As shown above, the exceptional 2009 European election was followed by poor results in the 2012 presidential and parliamentary elections. Showings at local elections – here for cities with more than 30 000 inhabitants – are better, but have only surpassed 10 per cent once in 25 years. The reasons for the discrepancy are known. Greens, in France as elsewhere, have traditionally adopted Europe as an integral part of their doctrinal corpus, rather than paint it as a threat. As a result, the Greens have regularly campaigned on Europe when most parties of government were careful to be as evasive and flexible as possible – with the exception of certain incarnations of the Socialist Party. Faced with the rise of Euroscepticism since the early 1990s, the Greens have often appeared as one of the few truly pro-European political offerings.
In France, European elections have always been “second-order elections”
It is also true that the low turnout at these elections generally reduces the score of governing parties and mechanically increases that of the opposition, Greens included. As a result, ruling parties – though not in 2019 – have tended to neglect this election. In France, European elections have always been “second-order elections”, to use the term coined by German political scientists Karl-Heinz Reif and Hermann Schmitt. This factor may also explain the Greens’ relatively high scores in regional elections. However, the rather diverse configurations of the green lists in these elections – including competing lists, an autonomous EELV, the Plural Left coalition, and ad hoc alliances – make them more difficult to compare over time.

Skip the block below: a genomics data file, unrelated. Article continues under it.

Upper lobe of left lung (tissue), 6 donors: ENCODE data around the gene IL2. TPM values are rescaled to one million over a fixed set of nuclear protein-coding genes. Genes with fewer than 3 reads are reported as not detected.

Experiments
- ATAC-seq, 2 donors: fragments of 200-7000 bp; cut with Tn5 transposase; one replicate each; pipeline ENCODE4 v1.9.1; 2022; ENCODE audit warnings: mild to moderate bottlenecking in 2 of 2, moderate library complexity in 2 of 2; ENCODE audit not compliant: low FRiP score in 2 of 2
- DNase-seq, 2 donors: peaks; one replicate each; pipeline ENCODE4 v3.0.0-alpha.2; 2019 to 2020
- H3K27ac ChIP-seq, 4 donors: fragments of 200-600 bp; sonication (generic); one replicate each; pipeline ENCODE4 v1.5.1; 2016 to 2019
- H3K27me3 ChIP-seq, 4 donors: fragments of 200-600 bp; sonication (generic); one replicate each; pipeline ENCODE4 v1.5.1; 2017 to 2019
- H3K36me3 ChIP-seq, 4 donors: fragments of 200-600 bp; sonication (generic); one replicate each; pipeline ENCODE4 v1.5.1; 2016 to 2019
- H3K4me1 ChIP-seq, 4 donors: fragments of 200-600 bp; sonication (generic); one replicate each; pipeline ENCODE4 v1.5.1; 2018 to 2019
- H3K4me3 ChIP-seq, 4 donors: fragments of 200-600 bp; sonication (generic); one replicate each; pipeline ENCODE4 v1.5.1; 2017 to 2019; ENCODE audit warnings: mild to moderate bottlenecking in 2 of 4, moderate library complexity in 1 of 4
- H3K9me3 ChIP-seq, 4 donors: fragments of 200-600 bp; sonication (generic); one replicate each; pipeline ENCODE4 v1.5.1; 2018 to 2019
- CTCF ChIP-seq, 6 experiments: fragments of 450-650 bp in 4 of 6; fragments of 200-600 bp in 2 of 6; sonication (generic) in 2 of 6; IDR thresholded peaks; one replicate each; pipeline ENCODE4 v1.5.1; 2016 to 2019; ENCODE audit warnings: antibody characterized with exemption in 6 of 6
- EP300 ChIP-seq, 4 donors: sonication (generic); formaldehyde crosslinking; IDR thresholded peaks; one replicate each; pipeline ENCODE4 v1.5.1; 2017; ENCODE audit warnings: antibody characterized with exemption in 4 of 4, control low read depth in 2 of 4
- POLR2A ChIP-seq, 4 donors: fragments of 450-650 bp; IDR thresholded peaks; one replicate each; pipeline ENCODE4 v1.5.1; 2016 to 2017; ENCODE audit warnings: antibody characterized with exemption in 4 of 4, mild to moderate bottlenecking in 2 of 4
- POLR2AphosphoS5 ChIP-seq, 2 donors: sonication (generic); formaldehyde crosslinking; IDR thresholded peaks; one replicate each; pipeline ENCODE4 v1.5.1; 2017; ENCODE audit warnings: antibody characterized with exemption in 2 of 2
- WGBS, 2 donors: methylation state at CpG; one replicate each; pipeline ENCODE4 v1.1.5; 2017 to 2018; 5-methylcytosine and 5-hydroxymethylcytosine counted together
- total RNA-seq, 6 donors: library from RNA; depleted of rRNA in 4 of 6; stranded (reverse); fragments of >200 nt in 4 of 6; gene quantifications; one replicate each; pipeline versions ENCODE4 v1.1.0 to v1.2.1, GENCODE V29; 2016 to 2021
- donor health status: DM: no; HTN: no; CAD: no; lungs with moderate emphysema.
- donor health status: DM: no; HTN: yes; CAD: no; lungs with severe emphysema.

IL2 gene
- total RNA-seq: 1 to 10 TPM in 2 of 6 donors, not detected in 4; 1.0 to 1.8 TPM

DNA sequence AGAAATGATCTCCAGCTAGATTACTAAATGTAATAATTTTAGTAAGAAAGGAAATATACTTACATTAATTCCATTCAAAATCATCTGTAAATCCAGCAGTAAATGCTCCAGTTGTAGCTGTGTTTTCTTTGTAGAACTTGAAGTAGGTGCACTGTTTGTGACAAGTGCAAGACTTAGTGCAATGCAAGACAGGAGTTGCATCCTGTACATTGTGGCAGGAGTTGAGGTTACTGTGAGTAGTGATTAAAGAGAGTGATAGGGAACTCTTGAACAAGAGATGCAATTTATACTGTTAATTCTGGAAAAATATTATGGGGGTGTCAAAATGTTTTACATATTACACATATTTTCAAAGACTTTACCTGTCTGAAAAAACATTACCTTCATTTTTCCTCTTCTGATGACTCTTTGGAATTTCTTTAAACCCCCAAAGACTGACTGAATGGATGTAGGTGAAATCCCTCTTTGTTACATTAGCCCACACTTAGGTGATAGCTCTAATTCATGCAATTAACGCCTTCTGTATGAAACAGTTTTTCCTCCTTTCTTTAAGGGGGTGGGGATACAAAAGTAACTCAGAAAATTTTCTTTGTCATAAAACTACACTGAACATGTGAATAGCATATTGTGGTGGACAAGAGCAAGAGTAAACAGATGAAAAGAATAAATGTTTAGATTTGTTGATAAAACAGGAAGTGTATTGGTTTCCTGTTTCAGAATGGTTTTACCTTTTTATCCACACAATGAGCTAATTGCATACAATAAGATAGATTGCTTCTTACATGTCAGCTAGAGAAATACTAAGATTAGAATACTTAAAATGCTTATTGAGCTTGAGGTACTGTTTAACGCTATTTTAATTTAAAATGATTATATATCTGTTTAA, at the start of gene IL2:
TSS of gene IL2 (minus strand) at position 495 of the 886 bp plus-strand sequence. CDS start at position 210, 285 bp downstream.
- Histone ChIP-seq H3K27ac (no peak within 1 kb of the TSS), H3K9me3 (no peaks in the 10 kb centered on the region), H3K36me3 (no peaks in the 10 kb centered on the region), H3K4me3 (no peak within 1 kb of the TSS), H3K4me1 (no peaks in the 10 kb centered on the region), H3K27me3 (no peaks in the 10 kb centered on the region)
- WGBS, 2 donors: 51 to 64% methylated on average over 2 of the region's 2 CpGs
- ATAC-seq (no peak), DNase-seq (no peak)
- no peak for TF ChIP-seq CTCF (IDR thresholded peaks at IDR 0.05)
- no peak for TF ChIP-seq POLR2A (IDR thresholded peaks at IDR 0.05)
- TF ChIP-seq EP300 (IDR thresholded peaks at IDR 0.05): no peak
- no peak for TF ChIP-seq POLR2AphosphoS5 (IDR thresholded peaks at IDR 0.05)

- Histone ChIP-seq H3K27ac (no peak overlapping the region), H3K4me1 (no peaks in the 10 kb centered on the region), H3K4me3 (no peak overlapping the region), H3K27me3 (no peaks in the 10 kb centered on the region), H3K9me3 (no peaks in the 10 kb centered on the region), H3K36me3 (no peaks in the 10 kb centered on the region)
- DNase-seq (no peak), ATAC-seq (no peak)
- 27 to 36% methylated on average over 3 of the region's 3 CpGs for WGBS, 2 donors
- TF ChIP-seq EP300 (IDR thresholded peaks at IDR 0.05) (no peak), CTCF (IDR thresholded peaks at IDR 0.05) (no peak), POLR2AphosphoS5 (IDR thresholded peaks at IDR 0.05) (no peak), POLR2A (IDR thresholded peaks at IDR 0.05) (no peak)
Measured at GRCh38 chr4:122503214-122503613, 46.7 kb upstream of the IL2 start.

On the other hand, legislative and presidential elections mobilise all parties to the maximum. Spending, media presence, and activism all reach their peak during legislative and presidential campaigns, reducing the impact of parties with smaller memberships and less money. The weaker local presence of EELV outside cities explains the trends in municipal election results.
Past figures do not, therefore, point to good results at the 2020 municipal elections or the 2022 presidential and legislative elections. But might things now be different?
Promise at last?